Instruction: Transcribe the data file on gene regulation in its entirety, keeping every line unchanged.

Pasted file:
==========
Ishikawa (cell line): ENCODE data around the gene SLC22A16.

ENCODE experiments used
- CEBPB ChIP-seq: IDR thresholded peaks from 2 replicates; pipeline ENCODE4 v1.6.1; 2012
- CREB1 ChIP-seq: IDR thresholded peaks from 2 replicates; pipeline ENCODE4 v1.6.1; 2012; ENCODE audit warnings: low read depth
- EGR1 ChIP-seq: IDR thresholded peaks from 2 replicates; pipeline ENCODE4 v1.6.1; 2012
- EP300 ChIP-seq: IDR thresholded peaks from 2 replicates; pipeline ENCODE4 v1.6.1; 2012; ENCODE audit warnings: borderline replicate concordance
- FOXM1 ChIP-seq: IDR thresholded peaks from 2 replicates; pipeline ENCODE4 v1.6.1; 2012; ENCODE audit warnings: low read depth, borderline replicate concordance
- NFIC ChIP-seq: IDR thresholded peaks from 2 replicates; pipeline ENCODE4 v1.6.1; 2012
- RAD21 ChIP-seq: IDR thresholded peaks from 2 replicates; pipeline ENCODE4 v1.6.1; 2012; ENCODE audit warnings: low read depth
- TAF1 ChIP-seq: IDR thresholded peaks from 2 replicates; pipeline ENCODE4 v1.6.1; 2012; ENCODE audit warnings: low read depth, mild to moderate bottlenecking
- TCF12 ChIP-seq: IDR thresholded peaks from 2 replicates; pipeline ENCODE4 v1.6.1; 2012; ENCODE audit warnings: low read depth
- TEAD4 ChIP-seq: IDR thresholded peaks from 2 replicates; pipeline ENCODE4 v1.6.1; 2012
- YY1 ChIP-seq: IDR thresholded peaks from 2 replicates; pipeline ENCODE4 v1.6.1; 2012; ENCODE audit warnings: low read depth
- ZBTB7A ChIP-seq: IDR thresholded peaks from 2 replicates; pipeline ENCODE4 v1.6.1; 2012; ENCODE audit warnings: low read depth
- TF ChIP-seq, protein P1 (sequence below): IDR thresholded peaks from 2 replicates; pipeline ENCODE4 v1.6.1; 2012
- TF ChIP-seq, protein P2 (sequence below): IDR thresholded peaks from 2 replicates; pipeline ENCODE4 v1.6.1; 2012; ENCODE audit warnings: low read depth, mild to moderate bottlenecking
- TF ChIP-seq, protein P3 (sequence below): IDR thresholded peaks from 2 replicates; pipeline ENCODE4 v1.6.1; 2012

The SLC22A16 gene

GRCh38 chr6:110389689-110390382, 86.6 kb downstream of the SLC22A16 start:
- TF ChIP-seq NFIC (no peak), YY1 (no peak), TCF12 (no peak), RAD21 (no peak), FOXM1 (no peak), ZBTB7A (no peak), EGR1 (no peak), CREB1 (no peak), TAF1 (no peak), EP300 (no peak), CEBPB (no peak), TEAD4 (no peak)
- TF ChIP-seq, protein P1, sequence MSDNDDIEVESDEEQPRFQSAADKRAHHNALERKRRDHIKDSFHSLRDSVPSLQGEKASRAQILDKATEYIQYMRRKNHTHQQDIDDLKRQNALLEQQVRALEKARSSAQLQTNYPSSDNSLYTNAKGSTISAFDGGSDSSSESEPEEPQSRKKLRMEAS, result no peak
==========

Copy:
Ishikawa (cell line): ENCODE data around the gene SLC22A16.

ENCODE experiments used
- CEBPB ChIP-seq: IDR thresholded peaks from 2 replicates; pipeline ENCODE4 v1.6.1; 2012
- CREB1 ChIP-seq: IDR thresholded peaks from 2 replicates; pipeline ENCODE4 v1.6.1; 2012; ENCODE audit warnings: low read depth
- EGR1 ChIP-seq: IDR thresholded peaks from 2 replicates; pipeline ENCODE4 v1.6.1; 2012
- EP300 ChIP-seq: IDR thresholded peaks from 2 replicates; pipeline ENCODE4 v1.6.1; 2012; ENCODE audit warnings: borderline replicate concordance
- FOXM1 ChIP-seq: IDR thresholded peaks from 2 replicates; pipeline ENCODE4 v1.6.1; 2012; ENCODE audit warnings: low read depth, borderline replicate concordance
- NFIC ChIP-seq: IDR thresholded peaks from 2 replicates; pipeline ENCODE4 v1.6.1; 2012
- RAD21 ChIP-seq: IDR thresholded peaks from 2 replicates; pipeline ENCODE4 v1.6.1; 2012; ENCODE audit warnings: low read depth
- TAF1 ChIP-seq: IDR thresholded peaks from 2 replicates; pipeline ENCODE4 v1.6.1; 2012; ENCODE audit warnings: low read depth, mild to moderate bottlenecking
- TCF12 ChIP-seq: IDR thresholded peaks from 2 replicates; pipeline ENCODE4 v1.6.1; 2012; ENCODE audit warnings: low read depth
- TEAD4 ChIP-seq: IDR thresholded peaks from 2 replicates; pipeline ENCODE4 v1.6.1; 2012
- YY1 ChIP-seq: IDR thresholded peaks from 2 replicates; pipeline ENCODE4 v1.6.1; 2012; ENCODE audit warnings: low read depth
- ZBTB7A ChIP-seq: IDR thresholded peaks from 2 replicates; pipeline ENCODE4 v1.6.1; 2012; ENCODE audit warnings: low read depth
- TF ChIP-seq, protein P1 (sequence below): IDR thresholded peaks from 2 replicates; pipeline ENCODE4 v1.6.1; 2012
- TF ChIP-seq, protein P2 (sequence below): IDR thresholded peaks from 2 replicates; pipeline ENCODE4 v1.6.1; 2012; ENCODE audit warnings: low read depth, mild to moderate bottlenecking
- TF ChIP-seq, protein P3 (sequence below): IDR thresholded peaks from 2 replicates; pipeline ENCODE4 v1.6.1; 2012

The SLC22A16 gene

GRCh38 chr6:110389689-110390382, 86.6 kb downstream of the SLC22A16 start:
- TF ChIP-seq NFIC (no peak), YY1 (no peak), TCF12 (no peak), RAD21 (no peak), FOXM1 (no peak), ZBTB7A (no peak), EGR1 (no peak), CREB1 (no peak), TAF1 (no peak), EP300 (no peak), CEBPB (no peak), TEAD4 (no peak)
- TF ChIP-seq, protein P1, sequence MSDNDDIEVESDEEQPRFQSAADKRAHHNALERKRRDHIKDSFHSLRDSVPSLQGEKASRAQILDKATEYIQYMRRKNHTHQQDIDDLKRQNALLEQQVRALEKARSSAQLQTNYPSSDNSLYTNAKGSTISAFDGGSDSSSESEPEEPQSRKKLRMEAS, result no peak